Stage 3:Optimization Stage beyond Scan/Join  


Compared to the second stage, although this stage involves handling multiple tasks, its complexity is relatively lower. In this stage, "Dutch" first processes the Group By, aggregation, window functions, and DISTINCT operations. It then handles set operations and, finally, processes the ORDER BY clause. Each of these steps generates one or more paths, and "Dutch" filters these paths based on their cost. Additionally, it adds LockRows, Limit, and ModifyTable operations to the selected paths. 


Stage 4:Post-processing Stage 


After the previous three stages, "Dutch" has generated an approximate query plan. In the post-processing stage, "Dutch" converts the selected optimal path into a query plan and makes some adjustments to the optimal plan. 


Distributed and Cloud-Native Optimization Features 


In addition to the mentioned optimization features, to meet the performance requirements for querying cloud-based data, the PieCloudDB optimizer "Dutch" has implemented numerous optimizations and improvements for complex query scenarios, incorporating advanced distributed and cloud-native capabilities. 


The Distributed Features of "Dutch" 


Building on the foundation of the aforementioned optimization features, the "Dutch" optimizer extends its capabilities with a wide range of optimizations specifically designed for distributed environments. Firstly, "Dutch" introduces the concept of Motion, which enables the movement of data across different Executors. By leveraging Motion, "Dutch" can generate distributed query plans. These query plans are divided into smaller units and distributed to different Executors for parallel execution. With parallel execution, many complex queries can be further optimized. For example, in the case of aggregate operations, the distributed advantages can be harnessed to improve performance through multi-stage aggregation across Executors.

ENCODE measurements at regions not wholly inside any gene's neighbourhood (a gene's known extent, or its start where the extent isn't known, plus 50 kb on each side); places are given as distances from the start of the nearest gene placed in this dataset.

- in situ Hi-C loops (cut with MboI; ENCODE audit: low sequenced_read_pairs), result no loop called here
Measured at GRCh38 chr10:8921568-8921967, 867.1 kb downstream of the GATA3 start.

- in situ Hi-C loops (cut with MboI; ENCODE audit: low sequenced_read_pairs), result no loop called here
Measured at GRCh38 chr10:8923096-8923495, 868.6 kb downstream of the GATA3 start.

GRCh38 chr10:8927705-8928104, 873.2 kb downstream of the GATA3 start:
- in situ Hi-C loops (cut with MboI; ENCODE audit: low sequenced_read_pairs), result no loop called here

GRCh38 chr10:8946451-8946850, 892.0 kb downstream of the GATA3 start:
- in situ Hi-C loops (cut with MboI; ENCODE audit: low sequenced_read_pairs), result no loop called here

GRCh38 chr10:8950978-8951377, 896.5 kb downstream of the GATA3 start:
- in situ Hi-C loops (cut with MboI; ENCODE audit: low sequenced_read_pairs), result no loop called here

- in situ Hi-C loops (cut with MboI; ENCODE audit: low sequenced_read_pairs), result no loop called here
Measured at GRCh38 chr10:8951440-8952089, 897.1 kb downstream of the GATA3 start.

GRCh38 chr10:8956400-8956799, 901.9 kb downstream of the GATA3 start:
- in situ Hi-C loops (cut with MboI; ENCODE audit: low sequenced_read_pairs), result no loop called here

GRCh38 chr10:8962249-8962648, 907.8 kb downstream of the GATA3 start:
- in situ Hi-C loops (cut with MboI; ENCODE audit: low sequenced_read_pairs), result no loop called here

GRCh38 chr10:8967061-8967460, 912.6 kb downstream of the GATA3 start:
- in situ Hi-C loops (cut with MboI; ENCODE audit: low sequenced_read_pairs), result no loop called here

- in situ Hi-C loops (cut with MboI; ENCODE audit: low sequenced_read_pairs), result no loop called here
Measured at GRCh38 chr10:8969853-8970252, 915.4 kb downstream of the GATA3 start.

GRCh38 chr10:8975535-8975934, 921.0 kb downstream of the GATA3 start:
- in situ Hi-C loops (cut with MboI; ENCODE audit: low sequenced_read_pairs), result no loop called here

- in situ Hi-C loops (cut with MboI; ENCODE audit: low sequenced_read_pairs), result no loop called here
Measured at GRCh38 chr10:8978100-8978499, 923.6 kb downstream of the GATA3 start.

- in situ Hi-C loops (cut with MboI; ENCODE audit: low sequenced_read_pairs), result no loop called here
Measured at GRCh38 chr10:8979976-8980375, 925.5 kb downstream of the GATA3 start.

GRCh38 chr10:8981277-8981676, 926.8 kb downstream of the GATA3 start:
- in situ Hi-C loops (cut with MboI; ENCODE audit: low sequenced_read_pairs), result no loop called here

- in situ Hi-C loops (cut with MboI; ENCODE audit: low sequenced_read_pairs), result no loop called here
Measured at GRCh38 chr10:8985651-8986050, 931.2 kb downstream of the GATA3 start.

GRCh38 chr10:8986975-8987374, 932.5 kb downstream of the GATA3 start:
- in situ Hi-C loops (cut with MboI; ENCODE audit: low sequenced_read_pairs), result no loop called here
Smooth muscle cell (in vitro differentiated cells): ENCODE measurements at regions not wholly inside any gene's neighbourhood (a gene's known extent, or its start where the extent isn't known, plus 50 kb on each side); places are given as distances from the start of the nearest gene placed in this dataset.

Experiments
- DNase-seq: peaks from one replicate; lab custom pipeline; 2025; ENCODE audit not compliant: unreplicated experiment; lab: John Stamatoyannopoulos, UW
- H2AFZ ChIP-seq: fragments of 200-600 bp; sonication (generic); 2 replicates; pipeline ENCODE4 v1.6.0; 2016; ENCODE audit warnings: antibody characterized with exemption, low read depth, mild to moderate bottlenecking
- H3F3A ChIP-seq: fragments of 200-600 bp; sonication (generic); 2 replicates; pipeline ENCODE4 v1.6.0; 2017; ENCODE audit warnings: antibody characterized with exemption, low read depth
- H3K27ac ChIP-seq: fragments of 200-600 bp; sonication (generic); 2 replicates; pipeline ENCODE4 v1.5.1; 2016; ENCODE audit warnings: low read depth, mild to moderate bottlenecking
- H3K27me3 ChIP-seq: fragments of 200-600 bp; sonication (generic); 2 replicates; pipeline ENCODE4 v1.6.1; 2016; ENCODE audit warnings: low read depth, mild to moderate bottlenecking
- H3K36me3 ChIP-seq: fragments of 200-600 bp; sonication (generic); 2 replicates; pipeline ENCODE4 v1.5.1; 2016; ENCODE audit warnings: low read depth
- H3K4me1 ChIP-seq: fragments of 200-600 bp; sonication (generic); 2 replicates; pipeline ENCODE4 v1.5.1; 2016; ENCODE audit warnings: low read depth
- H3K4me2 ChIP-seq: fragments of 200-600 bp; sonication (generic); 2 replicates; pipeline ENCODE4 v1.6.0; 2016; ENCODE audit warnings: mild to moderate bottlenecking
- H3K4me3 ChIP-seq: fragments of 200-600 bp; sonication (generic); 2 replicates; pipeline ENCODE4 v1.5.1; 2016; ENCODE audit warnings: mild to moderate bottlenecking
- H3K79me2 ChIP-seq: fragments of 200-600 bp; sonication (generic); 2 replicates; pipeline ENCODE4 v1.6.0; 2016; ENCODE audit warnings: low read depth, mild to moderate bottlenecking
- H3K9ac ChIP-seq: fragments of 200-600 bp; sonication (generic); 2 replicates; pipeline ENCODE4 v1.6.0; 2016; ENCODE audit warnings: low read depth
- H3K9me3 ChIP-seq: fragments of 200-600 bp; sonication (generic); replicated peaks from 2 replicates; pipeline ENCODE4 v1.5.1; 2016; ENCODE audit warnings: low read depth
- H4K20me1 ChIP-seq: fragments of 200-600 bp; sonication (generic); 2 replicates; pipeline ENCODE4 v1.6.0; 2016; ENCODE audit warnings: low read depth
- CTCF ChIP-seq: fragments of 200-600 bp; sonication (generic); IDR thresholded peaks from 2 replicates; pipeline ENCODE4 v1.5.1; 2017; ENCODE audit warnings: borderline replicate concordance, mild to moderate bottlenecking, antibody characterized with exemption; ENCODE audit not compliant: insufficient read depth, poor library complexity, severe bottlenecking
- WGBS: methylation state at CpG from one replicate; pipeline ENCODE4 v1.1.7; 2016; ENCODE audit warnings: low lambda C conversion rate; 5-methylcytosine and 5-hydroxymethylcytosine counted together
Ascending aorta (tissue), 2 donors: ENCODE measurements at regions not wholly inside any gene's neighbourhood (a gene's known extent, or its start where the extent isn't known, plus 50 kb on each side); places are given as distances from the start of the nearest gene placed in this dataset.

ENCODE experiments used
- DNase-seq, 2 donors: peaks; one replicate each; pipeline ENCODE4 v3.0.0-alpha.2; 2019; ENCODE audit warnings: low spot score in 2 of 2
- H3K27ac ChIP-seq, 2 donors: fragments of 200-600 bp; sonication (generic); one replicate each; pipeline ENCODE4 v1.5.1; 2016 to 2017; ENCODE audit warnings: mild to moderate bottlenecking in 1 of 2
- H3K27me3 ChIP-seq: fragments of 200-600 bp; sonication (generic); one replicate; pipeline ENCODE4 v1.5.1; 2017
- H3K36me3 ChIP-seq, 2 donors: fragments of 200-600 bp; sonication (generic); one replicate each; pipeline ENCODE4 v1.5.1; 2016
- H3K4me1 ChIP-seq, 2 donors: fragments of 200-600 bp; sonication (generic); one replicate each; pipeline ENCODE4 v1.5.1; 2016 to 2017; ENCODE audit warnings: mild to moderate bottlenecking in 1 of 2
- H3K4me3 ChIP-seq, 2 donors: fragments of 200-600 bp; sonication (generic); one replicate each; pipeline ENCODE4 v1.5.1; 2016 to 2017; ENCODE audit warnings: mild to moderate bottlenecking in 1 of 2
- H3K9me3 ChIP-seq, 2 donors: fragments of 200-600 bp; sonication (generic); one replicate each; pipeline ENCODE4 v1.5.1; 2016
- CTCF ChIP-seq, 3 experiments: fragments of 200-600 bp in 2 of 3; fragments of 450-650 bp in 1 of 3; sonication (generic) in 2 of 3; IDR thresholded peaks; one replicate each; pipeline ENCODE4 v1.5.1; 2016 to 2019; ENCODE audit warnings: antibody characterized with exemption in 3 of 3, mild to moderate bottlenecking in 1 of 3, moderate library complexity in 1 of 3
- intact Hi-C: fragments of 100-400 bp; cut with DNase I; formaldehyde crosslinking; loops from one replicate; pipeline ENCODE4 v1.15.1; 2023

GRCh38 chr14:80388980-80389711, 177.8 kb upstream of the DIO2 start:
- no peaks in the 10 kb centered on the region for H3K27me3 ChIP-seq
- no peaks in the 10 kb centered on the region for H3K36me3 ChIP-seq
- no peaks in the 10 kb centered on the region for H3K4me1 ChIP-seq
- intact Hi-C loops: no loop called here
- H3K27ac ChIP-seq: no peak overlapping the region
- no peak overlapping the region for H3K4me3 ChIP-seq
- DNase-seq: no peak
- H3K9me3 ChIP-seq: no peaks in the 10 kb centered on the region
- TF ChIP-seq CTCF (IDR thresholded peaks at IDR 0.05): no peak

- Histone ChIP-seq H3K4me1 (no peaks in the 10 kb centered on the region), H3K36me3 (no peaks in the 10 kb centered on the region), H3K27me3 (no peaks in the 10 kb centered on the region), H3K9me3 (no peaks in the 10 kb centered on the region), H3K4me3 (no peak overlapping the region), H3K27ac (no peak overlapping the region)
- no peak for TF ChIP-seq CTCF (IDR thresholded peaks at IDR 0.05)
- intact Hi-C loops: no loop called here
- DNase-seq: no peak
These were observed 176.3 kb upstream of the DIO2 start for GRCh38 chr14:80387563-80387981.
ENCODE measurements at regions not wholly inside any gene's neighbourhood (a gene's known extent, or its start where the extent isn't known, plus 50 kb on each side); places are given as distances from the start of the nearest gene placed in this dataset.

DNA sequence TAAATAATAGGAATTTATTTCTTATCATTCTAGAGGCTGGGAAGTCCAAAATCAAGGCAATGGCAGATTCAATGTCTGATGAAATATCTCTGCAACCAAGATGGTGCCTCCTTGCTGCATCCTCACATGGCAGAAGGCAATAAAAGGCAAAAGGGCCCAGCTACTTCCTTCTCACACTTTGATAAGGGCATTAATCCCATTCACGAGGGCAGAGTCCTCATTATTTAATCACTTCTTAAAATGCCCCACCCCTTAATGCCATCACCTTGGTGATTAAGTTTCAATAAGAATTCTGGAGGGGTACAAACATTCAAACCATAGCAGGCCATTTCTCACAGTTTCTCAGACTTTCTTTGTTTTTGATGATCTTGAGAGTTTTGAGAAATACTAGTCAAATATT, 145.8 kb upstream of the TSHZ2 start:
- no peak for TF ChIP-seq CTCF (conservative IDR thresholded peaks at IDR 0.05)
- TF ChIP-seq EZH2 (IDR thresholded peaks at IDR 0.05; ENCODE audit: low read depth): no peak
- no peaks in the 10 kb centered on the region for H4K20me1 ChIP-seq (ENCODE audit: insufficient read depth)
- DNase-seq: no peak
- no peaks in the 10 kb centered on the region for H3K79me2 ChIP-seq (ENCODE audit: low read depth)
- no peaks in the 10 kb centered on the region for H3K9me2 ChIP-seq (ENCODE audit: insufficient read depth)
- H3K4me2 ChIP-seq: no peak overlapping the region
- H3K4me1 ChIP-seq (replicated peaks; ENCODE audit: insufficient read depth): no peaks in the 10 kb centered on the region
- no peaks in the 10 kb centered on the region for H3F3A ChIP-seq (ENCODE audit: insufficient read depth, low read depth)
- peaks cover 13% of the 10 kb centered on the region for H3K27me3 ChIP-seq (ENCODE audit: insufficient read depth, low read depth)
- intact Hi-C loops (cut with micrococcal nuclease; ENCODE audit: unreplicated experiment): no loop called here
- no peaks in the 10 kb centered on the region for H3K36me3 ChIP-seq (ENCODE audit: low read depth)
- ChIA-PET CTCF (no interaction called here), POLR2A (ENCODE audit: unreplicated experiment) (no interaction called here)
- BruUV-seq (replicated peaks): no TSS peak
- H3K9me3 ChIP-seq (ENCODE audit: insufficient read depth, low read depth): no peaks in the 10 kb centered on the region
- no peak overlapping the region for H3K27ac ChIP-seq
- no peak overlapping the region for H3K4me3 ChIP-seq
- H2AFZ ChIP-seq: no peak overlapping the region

To illustrate the concept of multi-stage aggregation, let's consider the following SQL query. The "Dutch" optimizer would generate a query plan as follows: 


# explain (costsoff) select sum(distinct b) from t groupby a;  
                                   QUERY PLAN  
 Gather Motion 3:1  (slice1; segments: 3)  
   ->  HashAggregate  
         Group Key: a  
         ->  HashAggregate  
               Group Key: a, b  
               ->  Redistribute Motion 3:3  (slice2; segments: 3)  
                     Hash Key: a  
                     ->  Streaming HashAggregate  
                           Group Key: a, b  
                           ->  Seq Scan on t 


Due to the presence of a distinct operation, the "Dutch" optimizer will perform three stages of aggregation. In the first stage, PieCloudDB will perform a local aggregation on each execution node, using columns a and b as the group key. Next, utilizing Motion, a Reshuffle operation is performed to redistribute the data across the nodes and another aggregation is carried out on the reshuffled data to achieve global distinctness. Finally, the final aggregation is performed based on the group key to obtain the desired query result. 


The Cloud-Native Features of "Dutch" 


Due to the adoption of object storage in PieCloudDB's storage engine, "JANM," the optimizer "Dutch" has implemented several advanced optimizations, including Aggregate Pushdown, Block Skipping, and precomputation. In this section, we will focus on aggregate pushdown. Stay tuned for upcoming content on other cloud-native features offered by "Dutch".